Cloud Cuckoo Land: A Novel
By Anthony Doerr
Anthony Doerr is an institution. He captures the minds of his readers. You may even start to sound like him in your head. Or out of your head. His first novel, About Grace, caused The New York Times to emit this sentence: “there’s a rapture with nature expressed in prose that sings off the page; an infinitely subtle algebra of resonance and sympathy between minds, lives, objects, light, senses, weather.” You can find more reviews like these festooning Doerr’s website.
Cloud Cuckoo Land, too, contains prose that sings off the page. More than anything, the way Cloud Cuckoo Land is written makes the novel a world for you, the reader, to traverse, almost like a video game. You will remain, ultimately, on that world’s beautiful surface, with the purpose of learning the book’s lessons. You must negotiate the strange topology of Cloud Cuckoo Land’s many characters and multiple timelines. Maybe you trip on some Ancient Greek phrases that stick up like roots out of a hiking trail.
“Cloud Cuckoo Land” is a Greek phrase, originally from Aristophanes’ play The Birds. Cloud Cuckoo Land’s “lessons” that I mention above are really just one lesson. Doerr believes, fervently, in the power of literature: that “a book is a resting place for the memories of people who have lived before. A way for the memory to stay fixed after the soul has traveled on.” Cloud Cuckoo Land rewrites the Greek classics to show how they might be preserved.
In an author’s note, Doerr says Cloud Cuckoo Land is a “paean to books,” meaning a song or story of books’ triumph. The novel tells how a fictional Ancient Greek book Doerr invents miraculously survives, in various forms, across history. So books do triumph in Cloud Cuckoo Land! Or maybe just Doerr’s book does.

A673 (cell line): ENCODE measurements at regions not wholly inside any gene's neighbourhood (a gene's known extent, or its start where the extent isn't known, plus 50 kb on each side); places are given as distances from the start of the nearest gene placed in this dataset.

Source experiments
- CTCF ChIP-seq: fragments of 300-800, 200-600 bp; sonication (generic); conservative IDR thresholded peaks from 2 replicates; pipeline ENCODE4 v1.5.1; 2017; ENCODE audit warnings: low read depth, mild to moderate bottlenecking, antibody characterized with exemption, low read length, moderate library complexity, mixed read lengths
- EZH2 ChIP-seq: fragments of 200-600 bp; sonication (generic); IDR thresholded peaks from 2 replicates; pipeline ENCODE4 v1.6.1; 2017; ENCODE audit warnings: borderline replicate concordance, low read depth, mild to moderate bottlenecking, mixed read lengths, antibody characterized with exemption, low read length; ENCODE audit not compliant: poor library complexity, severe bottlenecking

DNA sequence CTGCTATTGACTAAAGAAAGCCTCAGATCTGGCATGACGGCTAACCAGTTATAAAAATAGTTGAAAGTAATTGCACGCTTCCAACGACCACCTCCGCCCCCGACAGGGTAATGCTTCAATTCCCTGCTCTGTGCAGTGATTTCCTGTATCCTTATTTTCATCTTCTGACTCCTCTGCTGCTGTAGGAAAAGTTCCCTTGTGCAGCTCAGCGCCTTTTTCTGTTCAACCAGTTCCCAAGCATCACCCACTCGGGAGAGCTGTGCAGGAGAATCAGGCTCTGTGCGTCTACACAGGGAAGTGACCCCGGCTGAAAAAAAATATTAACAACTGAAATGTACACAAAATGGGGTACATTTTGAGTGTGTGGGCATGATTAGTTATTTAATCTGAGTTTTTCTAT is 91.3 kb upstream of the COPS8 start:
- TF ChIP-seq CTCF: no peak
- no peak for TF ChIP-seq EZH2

Our guiding discussion question for Cloud Cuckoo Land: does it allow you, the reader, to complete its mission for “books”? Meaning: does Cloud Cuckoo Land instill a greater love of “books” in you? Does it make you want to reach back into the past yourself and try to read the Odyssey again, say? Or another classic? Or is Cloud Cuckoo Land enough?
Read our Cloud Cuckoo Land discussion questions below to get a handle on that broader question.
Use these discussion questions to guide your next book club meeting.
1. What is the plot of this book? Who is the main character? These are boring questions! Welcome to English class! But, interesting ones to ask here, perhaps, because of Cloud Cuckoo Land's structure. Many stories, many points of view, many locations all are going on at once.
Where does the momentum of this book that keeps you turning pages come from?
2. I compared Cloud Cuckoo Land to a video game. Video game protagonists are left somewhat undefined, so the player can map their own identity onto the protagonist's blank canvas.
Do the characters in Cloud Cuckoo Land have distinct personalities? Do they speak differently? Think differently?
3. Cloud Cuckoo Land invests a huge amount of your readerly attention in details. Think of how it describes Constantinople, or the Ottoman army's process of moving the cannons. Doerr clearly did his research.
Does detail immerse you in the story or take the place of the story? Were there things you wanted more detail about that were left out?